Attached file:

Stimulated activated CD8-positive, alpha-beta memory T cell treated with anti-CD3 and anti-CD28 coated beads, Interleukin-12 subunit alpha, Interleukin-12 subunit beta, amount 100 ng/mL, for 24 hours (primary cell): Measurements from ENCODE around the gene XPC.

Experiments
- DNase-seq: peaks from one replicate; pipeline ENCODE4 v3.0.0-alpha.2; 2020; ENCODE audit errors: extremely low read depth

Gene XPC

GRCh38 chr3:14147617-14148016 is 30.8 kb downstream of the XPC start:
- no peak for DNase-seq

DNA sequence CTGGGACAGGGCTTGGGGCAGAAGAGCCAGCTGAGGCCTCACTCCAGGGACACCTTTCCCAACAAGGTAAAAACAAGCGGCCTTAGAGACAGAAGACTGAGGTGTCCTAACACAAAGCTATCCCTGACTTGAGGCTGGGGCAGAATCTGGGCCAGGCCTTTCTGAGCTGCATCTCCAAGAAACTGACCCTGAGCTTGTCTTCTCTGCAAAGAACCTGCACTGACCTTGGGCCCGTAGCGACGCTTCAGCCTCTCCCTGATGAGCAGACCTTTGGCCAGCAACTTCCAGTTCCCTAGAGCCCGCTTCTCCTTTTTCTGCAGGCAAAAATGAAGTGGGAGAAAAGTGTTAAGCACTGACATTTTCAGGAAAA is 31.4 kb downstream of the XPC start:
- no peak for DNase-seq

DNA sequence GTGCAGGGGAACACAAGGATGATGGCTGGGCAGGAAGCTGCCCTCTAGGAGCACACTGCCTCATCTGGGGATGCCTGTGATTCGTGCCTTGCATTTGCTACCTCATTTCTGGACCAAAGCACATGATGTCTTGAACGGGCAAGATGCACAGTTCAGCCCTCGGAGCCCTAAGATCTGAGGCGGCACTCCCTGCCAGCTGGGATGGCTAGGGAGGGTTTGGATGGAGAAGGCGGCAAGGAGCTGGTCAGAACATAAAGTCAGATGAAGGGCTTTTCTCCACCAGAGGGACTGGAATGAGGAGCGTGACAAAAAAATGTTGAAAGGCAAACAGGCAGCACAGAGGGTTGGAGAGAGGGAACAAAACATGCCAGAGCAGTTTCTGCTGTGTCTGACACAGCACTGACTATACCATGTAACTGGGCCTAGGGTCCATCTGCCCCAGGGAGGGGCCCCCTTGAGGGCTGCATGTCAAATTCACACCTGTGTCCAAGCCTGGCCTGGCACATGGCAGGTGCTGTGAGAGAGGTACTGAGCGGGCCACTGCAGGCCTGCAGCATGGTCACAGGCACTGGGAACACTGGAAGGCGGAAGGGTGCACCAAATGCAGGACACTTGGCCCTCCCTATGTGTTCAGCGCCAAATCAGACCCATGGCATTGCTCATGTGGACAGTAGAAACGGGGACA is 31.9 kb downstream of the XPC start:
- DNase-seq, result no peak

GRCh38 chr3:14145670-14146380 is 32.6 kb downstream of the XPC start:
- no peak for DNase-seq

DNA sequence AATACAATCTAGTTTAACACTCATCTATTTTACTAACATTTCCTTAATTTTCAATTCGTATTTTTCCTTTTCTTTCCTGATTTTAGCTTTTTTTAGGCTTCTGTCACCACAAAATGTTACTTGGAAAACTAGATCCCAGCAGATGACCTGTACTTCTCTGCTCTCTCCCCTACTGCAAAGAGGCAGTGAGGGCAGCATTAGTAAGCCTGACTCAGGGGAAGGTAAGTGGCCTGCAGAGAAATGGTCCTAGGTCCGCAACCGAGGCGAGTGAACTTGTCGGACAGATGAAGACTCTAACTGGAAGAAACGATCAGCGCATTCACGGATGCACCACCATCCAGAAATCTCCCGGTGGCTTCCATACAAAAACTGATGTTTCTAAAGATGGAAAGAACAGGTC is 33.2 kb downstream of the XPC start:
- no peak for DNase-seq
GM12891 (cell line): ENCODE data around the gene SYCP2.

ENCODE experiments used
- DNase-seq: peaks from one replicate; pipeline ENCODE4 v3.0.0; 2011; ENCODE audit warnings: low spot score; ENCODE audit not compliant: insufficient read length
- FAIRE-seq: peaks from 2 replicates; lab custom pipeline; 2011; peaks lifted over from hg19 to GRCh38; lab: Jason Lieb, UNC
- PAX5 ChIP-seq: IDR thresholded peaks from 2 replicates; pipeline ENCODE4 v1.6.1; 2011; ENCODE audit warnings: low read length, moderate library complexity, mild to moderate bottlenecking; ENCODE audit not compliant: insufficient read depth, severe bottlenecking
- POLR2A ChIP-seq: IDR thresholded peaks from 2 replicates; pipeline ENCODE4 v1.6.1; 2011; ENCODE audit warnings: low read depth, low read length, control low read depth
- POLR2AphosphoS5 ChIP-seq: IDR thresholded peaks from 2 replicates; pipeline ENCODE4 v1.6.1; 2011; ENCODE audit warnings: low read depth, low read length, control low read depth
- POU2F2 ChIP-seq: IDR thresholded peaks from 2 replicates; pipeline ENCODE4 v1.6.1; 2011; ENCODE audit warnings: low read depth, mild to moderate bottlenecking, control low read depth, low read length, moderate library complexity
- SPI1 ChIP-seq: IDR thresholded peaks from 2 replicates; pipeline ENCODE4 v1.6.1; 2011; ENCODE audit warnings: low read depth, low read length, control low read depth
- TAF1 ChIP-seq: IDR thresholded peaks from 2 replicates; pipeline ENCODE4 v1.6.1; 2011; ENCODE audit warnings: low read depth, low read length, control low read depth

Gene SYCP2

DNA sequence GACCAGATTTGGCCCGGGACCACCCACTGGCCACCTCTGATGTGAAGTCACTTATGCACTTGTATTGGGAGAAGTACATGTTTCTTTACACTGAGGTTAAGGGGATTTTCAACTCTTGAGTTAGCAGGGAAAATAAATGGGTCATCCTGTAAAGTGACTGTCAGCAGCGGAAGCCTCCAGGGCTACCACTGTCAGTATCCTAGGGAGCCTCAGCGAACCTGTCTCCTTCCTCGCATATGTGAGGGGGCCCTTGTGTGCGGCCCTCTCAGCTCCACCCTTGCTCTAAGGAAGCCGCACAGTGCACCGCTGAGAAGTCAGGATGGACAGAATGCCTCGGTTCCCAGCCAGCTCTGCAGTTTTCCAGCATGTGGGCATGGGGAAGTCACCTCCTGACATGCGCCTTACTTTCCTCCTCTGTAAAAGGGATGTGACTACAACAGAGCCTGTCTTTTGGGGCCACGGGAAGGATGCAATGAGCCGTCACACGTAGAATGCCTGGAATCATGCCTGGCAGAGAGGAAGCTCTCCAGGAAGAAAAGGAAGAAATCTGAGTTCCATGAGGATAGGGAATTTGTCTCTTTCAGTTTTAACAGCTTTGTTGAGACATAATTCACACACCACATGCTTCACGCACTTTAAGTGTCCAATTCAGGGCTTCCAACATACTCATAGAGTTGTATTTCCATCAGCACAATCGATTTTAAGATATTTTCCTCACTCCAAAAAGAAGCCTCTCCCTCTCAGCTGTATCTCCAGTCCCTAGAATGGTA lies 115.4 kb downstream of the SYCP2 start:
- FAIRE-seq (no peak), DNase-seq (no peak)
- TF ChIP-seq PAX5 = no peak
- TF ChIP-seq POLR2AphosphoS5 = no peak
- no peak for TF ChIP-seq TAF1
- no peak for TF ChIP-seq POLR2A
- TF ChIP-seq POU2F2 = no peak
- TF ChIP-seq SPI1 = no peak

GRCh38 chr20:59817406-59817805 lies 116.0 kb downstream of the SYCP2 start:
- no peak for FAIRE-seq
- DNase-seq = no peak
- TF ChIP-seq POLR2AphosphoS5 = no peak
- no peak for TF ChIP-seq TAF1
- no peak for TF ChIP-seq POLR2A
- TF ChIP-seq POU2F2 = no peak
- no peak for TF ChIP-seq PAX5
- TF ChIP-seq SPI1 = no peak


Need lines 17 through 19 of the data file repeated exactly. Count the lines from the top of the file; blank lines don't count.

- DNase-seq: peaks from one replicate; pipeline ENCODE4 v3.0.0; 2011; ENCODE audit warnings: low spot score; ENCODE audit not compliant: insufficient read length
- FAIRE-seq: peaks from 2 replicates; lab custom pipeline; 2011; peaks lifted over from hg19 to GRCh38; lab: Jason Lieb, UNC
- PAX5 ChIP-seq: IDR thresholded peaks from 2 replicates; pipeline ENCODE4 v1.6.1; 2011; ENCODE audit warnings: low read length, moderate library complexity, mild to moderate bottlenecking; ENCODE audit not compliant: insufficient read depth, severe bottlenecking